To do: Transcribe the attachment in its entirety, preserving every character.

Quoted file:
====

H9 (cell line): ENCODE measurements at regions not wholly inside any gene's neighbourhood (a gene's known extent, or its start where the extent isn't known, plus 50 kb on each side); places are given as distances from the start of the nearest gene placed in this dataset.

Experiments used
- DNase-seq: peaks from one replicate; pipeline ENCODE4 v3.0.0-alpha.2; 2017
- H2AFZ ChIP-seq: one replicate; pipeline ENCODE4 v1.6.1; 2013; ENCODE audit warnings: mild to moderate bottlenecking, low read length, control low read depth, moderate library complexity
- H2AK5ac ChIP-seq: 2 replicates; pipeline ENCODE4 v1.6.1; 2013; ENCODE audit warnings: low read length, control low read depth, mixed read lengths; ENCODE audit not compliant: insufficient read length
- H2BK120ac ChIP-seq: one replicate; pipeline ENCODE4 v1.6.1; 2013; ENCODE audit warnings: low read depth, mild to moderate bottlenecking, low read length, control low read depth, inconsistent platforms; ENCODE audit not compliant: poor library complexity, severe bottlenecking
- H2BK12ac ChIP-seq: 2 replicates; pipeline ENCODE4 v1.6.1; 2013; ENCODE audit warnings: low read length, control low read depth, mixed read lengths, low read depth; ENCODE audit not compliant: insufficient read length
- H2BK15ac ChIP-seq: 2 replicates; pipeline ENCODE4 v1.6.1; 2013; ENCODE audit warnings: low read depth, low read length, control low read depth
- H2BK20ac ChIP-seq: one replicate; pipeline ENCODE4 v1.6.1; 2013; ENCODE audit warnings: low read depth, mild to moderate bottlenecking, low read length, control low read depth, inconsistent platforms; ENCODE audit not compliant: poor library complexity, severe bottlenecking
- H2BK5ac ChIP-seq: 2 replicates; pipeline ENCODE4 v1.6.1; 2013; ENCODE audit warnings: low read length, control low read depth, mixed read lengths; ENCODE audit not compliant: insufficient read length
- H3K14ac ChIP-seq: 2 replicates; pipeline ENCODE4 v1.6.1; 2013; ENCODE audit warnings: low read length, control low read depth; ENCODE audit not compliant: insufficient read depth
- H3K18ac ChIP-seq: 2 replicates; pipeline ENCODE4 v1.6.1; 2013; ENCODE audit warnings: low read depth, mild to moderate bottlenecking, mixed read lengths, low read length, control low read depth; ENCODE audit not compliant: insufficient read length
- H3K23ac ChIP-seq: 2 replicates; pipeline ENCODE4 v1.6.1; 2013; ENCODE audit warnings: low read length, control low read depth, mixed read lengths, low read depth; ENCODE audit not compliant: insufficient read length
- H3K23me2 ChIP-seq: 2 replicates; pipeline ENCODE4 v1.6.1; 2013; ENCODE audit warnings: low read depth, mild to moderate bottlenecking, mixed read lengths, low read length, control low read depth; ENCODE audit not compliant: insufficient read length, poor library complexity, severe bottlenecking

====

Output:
H9 (cell line): ENCODE measurements at regions not wholly inside any gene's neighbourhood (a gene's known extent, or its start where the extent isn't known, plus 50 kb on each side); places are given as distances from the start of the nearest gene placed in this dataset.

Experiments used
- DNase-seq: peaks from one replicate; pipeline ENCODE4 v3.0.0-alpha.2; 2017
- H2AFZ ChIP-seq: one replicate; pipeline ENCODE4 v1.6.1; 2013; ENCODE audit warnings: mild to moderate bottlenecking, low read length, control low read depth, moderate library complexity
- H2AK5ac ChIP-seq: 2 replicates; pipeline ENCODE4 v1.6.1; 2013; ENCODE audit warnings: low read length, control low read depth, mixed read lengths; ENCODE audit not compliant: insufficient read length
- H2BK120ac ChIP-seq: one replicate; pipeline ENCODE4 v1.6.1; 2013; ENCODE audit warnings: low read depth, mild to moderate bottlenecking, low read length, control low read depth, inconsistent platforms; ENCODE audit not compliant: poor library complexity, severe bottlenecking
- H2BK12ac ChIP-seq: 2 replicates; pipeline ENCODE4 v1.6.1; 2013; ENCODE audit warnings: low read length, control low read depth, mixed read lengths, low read depth; ENCODE audit not compliant: insufficient read length
- H2BK15ac ChIP-seq: 2 replicates; pipeline ENCODE4 v1.6.1; 2013; ENCODE audit warnings: low read depth, low read length, control low read depth
- H2BK20ac ChIP-seq: one replicate; pipeline ENCODE4 v1.6.1; 2013; ENCODE audit warnings: low read depth, mild to moderate bottlenecking, low read length, control low read depth, inconsistent platforms; ENCODE audit not compliant: poor library complexity, severe bottlenecking
- H2BK5ac ChIP-seq: 2 replicates; pipeline ENCODE4 v1.6.1; 2013; ENCODE audit warnings: low read length, control low read depth, mixed read lengths; ENCODE audit not compliant: insufficient read length
- H3K14ac ChIP-seq: 2 replicates; pipeline ENCODE4 v1.6.1; 2013; ENCODE audit warnings: low read length, control low read depth; ENCODE audit not compliant: insufficient read depth
- H3K18ac ChIP-seq: 2 replicates; pipeline ENCODE4 v1.6.1; 2013; ENCODE audit warnings: low read depth, mild to moderate bottlenecking, mixed read lengths, low read length, control low read depth; ENCODE audit not compliant: insufficient read length
- H3K23ac ChIP-seq: 2 replicates; pipeline ENCODE4 v1.6.1; 2013; ENCODE audit warnings: low read length, control low read depth, mixed read lengths, low read depth; ENCODE audit not compliant: insufficient read length
- H3K23me2 ChIP-seq: 2 replicates; pipeline ENCODE4 v1.6.1; 2013; ENCODE audit warnings: low read depth, mild to moderate bottlenecking, mixed read lengths, low read length, control low read depth; ENCODE audit not compliant: insufficient read length, poor library complexity, severe bottlenecking